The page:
“The Handbook for Aboriginal Alcohol and Drug Work is a practical tool written for Aboriginal drug and alcohol workers, mental health workers and others working in this field. It offers a detailed look at alcohol and drug work from clinical, through to prevention, early intervention and harm reduction. This handbook is also likely to help people working to improve policy and those advocating for change.
The idea for it came from workers all over Australia. They told us that they needed an easy to use handbook that can help them respond to the range of alcohol and drug issues they face every day. They also told us that such a book needs to take into account the complex challenges facing workers when helping clients, their families and, sometimes, whole communities.”
This plain language, evidence-based guide was created in partnership between the University of Sydney and Aboriginal and non-Aboriginal agencies and health professionals. Four of the six editors are Aboriginal.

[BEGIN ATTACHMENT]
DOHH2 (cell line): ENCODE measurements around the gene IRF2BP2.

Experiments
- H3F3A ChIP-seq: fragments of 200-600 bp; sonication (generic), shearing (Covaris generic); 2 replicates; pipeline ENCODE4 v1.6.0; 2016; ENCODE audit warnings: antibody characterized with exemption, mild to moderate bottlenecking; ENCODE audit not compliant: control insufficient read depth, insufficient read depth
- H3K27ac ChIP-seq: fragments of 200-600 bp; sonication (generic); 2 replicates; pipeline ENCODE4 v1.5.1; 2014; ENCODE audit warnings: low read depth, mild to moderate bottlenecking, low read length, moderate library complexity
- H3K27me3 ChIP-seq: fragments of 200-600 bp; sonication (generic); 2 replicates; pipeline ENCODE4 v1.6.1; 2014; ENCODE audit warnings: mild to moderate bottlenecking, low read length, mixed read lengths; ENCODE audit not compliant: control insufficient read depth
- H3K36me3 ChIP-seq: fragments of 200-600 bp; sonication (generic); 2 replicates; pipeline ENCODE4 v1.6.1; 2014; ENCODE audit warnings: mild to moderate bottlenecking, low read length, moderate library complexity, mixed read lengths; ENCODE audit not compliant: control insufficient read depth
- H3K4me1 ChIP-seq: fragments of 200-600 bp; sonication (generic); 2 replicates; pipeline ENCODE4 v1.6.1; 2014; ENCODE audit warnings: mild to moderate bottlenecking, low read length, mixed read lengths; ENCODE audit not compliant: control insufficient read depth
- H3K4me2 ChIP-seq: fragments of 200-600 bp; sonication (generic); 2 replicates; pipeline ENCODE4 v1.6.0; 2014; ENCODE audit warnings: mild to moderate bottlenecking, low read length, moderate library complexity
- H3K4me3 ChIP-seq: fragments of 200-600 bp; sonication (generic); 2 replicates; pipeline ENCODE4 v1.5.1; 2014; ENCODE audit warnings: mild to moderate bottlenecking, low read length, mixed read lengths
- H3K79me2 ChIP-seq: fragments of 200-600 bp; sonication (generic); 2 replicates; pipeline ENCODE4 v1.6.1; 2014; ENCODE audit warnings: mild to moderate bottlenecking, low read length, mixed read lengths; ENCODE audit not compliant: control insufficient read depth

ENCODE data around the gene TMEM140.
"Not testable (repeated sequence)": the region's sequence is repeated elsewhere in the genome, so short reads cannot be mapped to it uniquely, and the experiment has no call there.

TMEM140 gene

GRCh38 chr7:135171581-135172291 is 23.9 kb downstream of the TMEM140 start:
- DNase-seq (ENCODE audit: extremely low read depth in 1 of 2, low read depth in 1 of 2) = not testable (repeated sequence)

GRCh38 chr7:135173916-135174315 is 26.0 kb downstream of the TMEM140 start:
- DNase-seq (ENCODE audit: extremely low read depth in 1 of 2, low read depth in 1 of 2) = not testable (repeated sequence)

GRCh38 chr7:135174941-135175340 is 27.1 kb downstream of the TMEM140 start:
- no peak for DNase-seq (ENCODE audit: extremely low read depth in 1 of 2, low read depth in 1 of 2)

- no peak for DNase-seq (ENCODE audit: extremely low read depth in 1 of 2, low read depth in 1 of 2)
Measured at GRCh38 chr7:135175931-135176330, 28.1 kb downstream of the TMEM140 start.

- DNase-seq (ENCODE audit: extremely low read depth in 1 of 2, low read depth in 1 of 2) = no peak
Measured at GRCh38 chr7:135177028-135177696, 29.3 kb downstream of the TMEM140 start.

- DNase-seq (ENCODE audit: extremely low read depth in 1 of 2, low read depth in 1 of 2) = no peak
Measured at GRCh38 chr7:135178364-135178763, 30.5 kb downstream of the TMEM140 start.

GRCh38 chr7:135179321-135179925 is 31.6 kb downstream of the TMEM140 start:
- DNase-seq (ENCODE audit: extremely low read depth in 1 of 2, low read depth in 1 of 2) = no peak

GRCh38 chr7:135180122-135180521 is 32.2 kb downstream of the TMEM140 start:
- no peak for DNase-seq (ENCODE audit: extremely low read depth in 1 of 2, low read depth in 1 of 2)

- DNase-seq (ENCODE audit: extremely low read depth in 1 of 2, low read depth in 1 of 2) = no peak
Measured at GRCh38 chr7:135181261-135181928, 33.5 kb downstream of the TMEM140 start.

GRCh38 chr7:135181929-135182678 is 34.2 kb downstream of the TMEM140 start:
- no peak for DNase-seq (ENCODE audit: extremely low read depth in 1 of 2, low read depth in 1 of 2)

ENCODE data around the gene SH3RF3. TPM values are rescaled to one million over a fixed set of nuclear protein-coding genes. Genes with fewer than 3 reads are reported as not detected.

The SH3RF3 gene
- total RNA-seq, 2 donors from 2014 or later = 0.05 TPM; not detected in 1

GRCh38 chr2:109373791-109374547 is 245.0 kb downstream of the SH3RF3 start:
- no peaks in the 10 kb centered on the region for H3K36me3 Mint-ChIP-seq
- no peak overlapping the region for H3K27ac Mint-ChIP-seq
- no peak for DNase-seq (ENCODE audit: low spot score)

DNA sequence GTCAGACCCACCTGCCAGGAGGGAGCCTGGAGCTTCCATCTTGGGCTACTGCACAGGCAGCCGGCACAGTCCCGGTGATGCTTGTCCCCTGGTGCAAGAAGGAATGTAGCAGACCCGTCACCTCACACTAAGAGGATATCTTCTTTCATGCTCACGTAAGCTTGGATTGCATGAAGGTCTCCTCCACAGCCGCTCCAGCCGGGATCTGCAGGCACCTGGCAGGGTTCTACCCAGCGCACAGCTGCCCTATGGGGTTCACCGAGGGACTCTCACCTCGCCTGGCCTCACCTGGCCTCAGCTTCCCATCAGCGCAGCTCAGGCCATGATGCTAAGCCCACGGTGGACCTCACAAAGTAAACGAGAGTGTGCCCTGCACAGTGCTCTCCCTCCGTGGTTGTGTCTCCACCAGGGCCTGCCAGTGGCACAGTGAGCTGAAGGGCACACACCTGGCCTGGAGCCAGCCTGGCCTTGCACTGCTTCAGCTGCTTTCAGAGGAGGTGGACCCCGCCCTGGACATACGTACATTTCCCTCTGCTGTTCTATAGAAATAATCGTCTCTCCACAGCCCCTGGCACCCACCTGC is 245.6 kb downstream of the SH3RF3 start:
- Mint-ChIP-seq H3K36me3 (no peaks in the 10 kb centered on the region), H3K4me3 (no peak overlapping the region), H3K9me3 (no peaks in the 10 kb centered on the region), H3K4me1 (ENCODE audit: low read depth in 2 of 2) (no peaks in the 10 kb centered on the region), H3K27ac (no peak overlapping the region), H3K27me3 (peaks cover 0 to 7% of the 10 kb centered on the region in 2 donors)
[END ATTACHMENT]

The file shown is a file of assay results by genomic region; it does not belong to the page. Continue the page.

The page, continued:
It covers alcohol and drug use as well as a whole range of other issues, including child protection notifications, legal issues, working with clients without housing, mental health and polydrug use, and community-wide approaches.
Chapter 2 focuses on alcohol and Chapter 16 focuses on Special situations, settings, and groups, including pregnancy, breastfeeding and early childhood. It discusses the use of brief intervention and counselling approaches in the context of alcohol and pregnancy. It also has sections covering Neonatal Abstinence Syndrome, Alcohol use in pregnancy and Foetal Alcohol Spectrum Disorders.
The handbook was first distributed to alcohol and drug professionals from around Australia at the National Indigenous Drug and Alcohol Conference in Western Australia in June 2012.
The project started in 2010 with a grant from the Foundation for Alcohol Research and Education (FARE) and continued with the support of the NSW Ministry of Health.
The handbook is available online.